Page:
Why am I sore after working out?
The simplest answer to the question “why am I sore after working out” would be to say that you did too much. But that’s not really a good answer is it because there are a multitude of reasons why a person gets sore after working out.
The most obvious reason someone gets sore is because they aren’t used to doing what they just did and their muscles are rebelling. Another reason is they may have placed too much of an emphasis on one muscle group and overdid it in the last session. On the other hand, they could have gone too long in their workout.
Most likely, you exercised a new group of muscles in a different way by using too much weight, adding extra repetitions to your sets or doing full range of motion in each of your repetitions when you weren’t used to it.
The most common exercise that produces soreness afterwards is the squat because squatting exercises the large muscle group in the legs and people are not used to doing a full squat. Even a small number of total repetitions, such as twenty-four, in an inexperienced lifter will cause soreness the day after. This is delayed onset muscle soreness, which in itself is not a bad thing depending on the severity of the soreness.
This muscle pain could be from an accumulation of waste products in the muscle or microscopic tears in the muscle tissues themselves. The latter seems to be the prevailing thought on the cause of the soreness.
Even though it seems that a muscle tear would be a bad thing, these microscopic tears actually encourage the muscles to become stronger by repairing the tissues in a manner that makes them more resistant to the tears in the future. This process is what builds greater muscle mass and increases your strength and endurance. It’s a training guide referred to as progressive exercise, because you don’t start at the top and work your way higher, you start at the bottom and build up your ability to lift more and go farther.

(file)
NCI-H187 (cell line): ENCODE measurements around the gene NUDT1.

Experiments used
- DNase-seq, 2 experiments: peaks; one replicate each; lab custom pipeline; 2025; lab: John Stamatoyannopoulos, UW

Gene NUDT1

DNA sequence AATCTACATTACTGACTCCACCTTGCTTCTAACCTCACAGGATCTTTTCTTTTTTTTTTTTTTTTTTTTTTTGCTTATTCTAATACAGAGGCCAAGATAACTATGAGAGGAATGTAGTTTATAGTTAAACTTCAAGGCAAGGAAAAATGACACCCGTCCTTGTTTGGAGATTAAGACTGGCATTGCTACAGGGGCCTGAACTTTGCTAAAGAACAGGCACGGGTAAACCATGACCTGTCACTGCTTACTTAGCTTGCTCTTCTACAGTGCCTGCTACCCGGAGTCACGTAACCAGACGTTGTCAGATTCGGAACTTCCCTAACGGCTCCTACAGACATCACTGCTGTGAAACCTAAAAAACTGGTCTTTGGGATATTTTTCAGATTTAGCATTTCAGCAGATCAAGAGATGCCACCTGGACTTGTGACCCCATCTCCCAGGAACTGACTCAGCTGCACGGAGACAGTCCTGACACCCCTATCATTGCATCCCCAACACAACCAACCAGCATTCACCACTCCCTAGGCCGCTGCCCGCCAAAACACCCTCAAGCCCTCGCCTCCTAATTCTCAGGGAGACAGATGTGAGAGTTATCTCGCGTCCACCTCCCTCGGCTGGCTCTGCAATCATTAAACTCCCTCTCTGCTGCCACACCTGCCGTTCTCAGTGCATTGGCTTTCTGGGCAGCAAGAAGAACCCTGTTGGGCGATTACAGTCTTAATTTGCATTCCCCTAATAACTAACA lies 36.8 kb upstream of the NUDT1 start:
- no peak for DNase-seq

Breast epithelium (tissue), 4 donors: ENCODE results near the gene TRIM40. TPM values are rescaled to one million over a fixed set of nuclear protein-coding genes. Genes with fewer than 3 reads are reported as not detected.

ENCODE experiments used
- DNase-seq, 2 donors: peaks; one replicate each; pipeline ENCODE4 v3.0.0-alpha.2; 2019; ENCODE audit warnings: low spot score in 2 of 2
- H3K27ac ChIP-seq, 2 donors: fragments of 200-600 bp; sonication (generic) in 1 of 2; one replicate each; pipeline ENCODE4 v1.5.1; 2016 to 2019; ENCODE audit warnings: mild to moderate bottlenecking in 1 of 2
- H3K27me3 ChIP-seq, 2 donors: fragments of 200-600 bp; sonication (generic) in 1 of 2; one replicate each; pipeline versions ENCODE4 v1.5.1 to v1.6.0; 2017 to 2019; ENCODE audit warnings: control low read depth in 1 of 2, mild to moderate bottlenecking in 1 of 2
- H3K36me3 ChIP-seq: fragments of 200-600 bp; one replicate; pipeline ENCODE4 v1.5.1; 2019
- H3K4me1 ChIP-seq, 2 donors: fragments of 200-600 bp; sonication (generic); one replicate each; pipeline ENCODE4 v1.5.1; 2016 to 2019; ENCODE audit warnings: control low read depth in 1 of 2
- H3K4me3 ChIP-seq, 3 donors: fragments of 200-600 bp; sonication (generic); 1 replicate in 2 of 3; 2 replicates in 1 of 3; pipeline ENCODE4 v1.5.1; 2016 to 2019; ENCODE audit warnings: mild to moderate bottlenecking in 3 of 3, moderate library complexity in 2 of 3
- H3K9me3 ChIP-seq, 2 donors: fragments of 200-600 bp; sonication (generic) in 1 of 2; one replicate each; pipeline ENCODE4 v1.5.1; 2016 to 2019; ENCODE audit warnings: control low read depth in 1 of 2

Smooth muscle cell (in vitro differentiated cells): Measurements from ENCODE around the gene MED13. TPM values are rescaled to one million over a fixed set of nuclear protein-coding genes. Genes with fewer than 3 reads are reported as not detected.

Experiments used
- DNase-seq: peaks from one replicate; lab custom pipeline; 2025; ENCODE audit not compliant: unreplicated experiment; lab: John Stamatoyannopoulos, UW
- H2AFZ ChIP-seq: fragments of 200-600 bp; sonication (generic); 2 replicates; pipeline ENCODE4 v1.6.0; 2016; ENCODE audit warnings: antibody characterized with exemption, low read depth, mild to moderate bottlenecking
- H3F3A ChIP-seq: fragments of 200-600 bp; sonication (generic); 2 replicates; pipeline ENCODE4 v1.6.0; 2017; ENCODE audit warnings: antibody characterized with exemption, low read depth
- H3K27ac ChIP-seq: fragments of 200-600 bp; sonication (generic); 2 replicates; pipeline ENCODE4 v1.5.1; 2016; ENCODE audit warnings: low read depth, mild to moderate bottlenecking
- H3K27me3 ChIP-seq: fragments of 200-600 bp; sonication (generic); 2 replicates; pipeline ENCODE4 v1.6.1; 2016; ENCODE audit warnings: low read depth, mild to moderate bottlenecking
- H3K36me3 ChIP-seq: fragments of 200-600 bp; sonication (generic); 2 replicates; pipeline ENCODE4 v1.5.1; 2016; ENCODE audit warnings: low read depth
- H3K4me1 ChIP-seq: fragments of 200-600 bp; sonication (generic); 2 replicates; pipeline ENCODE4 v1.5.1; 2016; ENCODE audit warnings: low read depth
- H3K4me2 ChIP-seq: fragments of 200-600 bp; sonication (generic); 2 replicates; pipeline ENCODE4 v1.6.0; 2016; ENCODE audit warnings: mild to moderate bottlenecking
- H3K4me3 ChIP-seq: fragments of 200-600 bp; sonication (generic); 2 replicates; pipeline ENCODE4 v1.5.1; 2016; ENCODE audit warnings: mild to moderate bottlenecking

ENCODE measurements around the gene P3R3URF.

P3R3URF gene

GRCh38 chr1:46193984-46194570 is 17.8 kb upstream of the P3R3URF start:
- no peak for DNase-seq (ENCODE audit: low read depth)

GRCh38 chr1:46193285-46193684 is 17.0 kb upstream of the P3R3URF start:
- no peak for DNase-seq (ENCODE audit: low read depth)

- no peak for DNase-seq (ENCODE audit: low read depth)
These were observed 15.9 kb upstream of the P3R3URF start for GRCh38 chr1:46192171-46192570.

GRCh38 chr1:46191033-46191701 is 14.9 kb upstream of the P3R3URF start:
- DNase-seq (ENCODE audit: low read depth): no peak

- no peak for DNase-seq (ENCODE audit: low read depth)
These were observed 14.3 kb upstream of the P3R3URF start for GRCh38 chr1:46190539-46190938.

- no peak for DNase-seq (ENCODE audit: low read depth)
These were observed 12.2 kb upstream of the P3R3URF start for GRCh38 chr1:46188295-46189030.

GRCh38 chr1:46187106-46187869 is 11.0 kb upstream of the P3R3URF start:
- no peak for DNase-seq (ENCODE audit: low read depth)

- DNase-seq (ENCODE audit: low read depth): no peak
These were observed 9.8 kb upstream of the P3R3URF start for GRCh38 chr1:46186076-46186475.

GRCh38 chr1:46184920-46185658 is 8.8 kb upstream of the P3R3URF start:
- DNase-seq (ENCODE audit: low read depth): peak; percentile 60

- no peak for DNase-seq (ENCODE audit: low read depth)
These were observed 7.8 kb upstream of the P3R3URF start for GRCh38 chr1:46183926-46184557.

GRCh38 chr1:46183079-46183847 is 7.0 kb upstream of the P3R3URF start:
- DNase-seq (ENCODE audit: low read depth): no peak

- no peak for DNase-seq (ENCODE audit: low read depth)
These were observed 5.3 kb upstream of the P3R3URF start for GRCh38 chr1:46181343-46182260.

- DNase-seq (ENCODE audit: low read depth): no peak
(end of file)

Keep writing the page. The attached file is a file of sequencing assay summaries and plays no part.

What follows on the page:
However, if the pain is excruciating, you need to be seeing a doctor to find out what was injured. Excessive pain means you need a break to recover and then make plans to modify your exercise program to prevent future occurrences of this nature.
Minor pain normally goes away on its own because your muscles are getting stronger or your cardiovascular system is adapting to the stresses you are putting on it. However, a sudden, sharp, and acute pain is a danger signal that you have pushed yourself too hard, too fast. At this point, the prudent action is to stop, evaluate and start protecting yourself from further damage by following the rice protocol.
The rice protocol is an acronym for rest, ice, compression, and elevation. The severity of the soreness will govern whether not you seek medical advice. Normally if it hasn’t subsided within several days see your doctor may be prudent.
An overall body warm-up that is followed by a torso specific warm-up and ending with an exercise specific warm-up will go a long ways towards avoiding an injury while exercising. These do not have to be fifteen and twenty minute warm-ups. Likewise, they should not be static or passive stretches unless you are having difficulties in specific areas and need this extra assistance to regain your full range of motion at these locations. If so, do them, but end up with an active movement in that area. Otherwise, keep your pre-session stretches dynamic.
You can start out by skipping rope or riding a bike and gradually building up your speed until your heart rate and breathing are increased and you are sweating a slight amount. Next, depending on your exercise session, do an upper, middle or lower torso warm up. Follow these with the first set of your specific exercise for the day. It may be a slow run progressing into a fast run or a light set of squats moving up in weight to the top work out sets.
After you are finished with your exercises, do static stretches for the major muscle groups. This is a perfect time because your whole body is warmed up. The muscles are flexible, pliable, and the nervous system is at peak efficiency; the perfect setting to regain any lost range of motion or to increase the range of motion.